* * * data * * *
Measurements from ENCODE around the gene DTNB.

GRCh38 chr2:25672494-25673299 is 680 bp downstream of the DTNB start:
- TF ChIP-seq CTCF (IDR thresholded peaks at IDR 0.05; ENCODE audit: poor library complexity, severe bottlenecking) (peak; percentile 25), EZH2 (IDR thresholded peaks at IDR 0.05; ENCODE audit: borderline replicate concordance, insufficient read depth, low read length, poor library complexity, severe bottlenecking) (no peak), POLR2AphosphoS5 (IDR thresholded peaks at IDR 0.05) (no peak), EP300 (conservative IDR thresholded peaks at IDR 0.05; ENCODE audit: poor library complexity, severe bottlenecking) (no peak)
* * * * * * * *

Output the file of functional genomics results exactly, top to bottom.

Measurements from ENCODE around the gene DTNB.

GRCh38 chr2:25672494-25673299 is 680 bp downstream of the DTNB start:
- TF ChIP-seq CTCF (IDR thresholded peaks at IDR 0.05; ENCODE audit: poor library complexity, severe bottlenecking) (peak; percentile 25), EZH2 (IDR thresholded peaks at IDR 0.05; ENCODE audit: borderline replicate concordance, insufficient read depth, low read length, poor library complexity, severe bottlenecking) (no peak), POLR2AphosphoS5 (IDR thresholded peaks at IDR 0.05) (no peak), EP300 (conservative IDR thresholded peaks at IDR 0.05; ENCODE audit: poor library complexity, severe bottlenecking) (no peak)